“Before the war, it took one day, now it takes three days” to unload there, trucker Sergiy Gavrilenko told AFP.
“We take it upon ourselves because it’s for the good of the country and to feed the world,” said the 45-year-old as he poured a can of water over himself to cool off under the scorching hot temperature of 32 degrees Celsius (89.6 degrees Fahrenheit).
– ‘No respite’ –
The boats that take over, and transport the goods down the Danube before reaching the Black Sea, keep coming.
Off Sulina, nearly a hundred of them wait on average between seven and 10 days until they can take the canal to the Ukrainian ports.
“Our volume of work has increased a lot… We are hard at work from sunrise to sunset,” said Gabriel Danila-Mihalcea, 28, pilot of a boat plying between Sulina and the Black Sea.
His mission is crucial — he shuttles pilots to each of the ships in the harbour. Under a rule endorsed in 1948 by the Danube Convention such a pilot must steer ships through the Sulina canal.
“We have no respite,” one of the pilots said on condition of anonymity, while ship mechanic Mihai Calin, 48, said “a record” 400 boats passed through Sulina last month.
A senior transport ministry official Ion Popa confirmed traffic last month had tripled compared to May last year.
He told AFP that managing this increase was “an effort for Romania”, adding he hoped for help from Brussels.
After blaming each other for the backlog, Romania and Ukraine set up a joint command at the end of May that decides the order in which ships enter the Danube.
Those chartered for the transport of grain now have priority.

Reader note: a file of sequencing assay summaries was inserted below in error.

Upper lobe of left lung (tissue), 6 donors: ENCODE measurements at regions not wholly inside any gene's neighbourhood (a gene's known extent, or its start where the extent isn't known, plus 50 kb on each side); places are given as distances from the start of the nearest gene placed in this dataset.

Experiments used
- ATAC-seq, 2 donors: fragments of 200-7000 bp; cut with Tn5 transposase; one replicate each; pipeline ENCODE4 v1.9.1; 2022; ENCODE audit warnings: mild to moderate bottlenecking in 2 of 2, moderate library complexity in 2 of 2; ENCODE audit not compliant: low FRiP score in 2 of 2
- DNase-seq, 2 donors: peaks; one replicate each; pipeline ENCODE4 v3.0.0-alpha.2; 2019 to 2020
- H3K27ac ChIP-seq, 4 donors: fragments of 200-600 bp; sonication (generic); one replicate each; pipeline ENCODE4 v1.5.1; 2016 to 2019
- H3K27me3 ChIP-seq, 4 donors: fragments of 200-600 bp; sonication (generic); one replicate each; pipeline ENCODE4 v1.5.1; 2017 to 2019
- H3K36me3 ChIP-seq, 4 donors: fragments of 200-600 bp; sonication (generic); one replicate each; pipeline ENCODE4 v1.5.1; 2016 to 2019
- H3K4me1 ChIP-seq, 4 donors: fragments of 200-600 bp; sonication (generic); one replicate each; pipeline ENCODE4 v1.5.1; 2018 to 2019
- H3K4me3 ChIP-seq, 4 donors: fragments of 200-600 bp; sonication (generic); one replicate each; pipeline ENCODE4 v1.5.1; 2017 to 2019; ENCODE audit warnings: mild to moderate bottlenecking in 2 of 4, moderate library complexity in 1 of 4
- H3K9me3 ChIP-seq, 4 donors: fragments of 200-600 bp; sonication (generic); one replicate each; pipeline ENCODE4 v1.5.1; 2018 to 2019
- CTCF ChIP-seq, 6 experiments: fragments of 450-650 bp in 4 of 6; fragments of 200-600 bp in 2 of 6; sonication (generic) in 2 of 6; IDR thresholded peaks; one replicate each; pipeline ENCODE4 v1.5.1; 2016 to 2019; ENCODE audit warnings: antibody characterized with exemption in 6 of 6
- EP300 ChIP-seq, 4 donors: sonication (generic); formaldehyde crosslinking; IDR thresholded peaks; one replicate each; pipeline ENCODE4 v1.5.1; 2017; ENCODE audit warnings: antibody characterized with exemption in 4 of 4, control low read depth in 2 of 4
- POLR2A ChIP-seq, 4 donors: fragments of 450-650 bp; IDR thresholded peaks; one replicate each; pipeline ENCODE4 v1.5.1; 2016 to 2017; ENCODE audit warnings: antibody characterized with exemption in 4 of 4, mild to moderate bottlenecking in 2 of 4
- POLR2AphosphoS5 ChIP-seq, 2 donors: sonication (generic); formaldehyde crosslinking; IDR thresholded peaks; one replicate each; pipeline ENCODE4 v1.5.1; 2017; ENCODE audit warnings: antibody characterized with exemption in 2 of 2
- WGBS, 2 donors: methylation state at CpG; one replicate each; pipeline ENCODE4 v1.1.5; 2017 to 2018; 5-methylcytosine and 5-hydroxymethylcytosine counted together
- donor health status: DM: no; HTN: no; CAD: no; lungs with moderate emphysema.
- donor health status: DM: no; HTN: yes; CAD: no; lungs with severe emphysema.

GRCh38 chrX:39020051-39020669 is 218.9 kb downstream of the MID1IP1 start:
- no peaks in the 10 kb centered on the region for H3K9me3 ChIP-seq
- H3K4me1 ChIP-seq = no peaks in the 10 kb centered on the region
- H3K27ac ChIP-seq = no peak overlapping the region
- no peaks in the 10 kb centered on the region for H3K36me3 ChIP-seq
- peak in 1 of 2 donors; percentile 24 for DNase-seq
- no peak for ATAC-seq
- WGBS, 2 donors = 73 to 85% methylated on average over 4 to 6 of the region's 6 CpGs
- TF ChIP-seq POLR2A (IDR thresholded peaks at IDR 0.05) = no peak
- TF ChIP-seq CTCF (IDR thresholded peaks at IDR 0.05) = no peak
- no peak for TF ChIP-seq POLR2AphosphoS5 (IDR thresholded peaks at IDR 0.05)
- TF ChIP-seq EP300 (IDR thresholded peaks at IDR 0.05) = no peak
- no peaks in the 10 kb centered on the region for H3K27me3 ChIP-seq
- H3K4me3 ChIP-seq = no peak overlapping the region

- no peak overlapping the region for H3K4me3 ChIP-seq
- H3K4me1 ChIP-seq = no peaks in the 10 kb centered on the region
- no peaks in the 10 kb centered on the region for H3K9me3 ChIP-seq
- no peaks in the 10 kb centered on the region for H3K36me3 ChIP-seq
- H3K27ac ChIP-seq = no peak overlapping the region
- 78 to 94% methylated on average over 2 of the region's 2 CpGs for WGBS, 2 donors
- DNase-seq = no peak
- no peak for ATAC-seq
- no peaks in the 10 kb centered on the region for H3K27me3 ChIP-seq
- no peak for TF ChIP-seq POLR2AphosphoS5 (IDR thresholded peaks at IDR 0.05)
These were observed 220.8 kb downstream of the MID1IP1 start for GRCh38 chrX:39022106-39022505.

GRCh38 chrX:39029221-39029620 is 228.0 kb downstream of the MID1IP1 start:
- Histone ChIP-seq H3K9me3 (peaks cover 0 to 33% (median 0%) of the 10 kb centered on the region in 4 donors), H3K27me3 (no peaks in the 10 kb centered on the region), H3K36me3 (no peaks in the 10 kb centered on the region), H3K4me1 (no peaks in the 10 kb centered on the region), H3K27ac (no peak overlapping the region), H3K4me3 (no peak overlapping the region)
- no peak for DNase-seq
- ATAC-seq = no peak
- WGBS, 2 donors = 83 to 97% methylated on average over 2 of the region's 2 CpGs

Separately, at the Romanian Black Sea port of Constanta, nearly 700,000 tonnes of Ukrainian agricultural produce have been loaded since the start of the conflict, arriving there on board barges, trains and trucks, Popa said.
But the queues at road and rail border crossings are getting longer every day.
Before the war, Ukraine was the fourth-largest wheat and corn exporter in the world.
Russia, too, is a grain superpower and 30 percent of the world’s grain exports originate from the warring countries.
Since the Kremlin launched its invasion of Ukraine on February 24, grain and oil prices have soared.
The UN fears a “hurricane of hunger” — mainly in African countries that import more than half of their wheat from either Russia or Ukraine.
Russian farmers seek to ride out Western sanctions
Yevgeny Shifanov, co-owner of an organic farm, says his business has felt the sting of Western sanctions and he is no longer able to sell his grain to Europe.
But the 42-year-old puts on a brave face, saying he is pivoting to ex-Soviet countries such as Belarus as well as domestic clients.
“We are more interested in our internal market, our economy,” the co-owner of Chyorny Khleb (“Black Bread”) told AFP.
Shifanov’s business — located in the village of Khatmanovo, some 150 kilometres (90 miles) south of Moscow on the banks of the Oka River — is one of numerous small farms that have mushroomed in Russia over the past decade.
Moscow’s military intervention in Ukraine has devastated crops and farming in the pro-Western nation and disrupted crucial deliveries from Ukraine fuelling concern about hunger and food prices worldwide.
The military campaign also put a major focus on Russia’s own agriculture sector.
The country is the largest wheat exporter in the world and has been accused by the West of using grain as a geopolitical tool.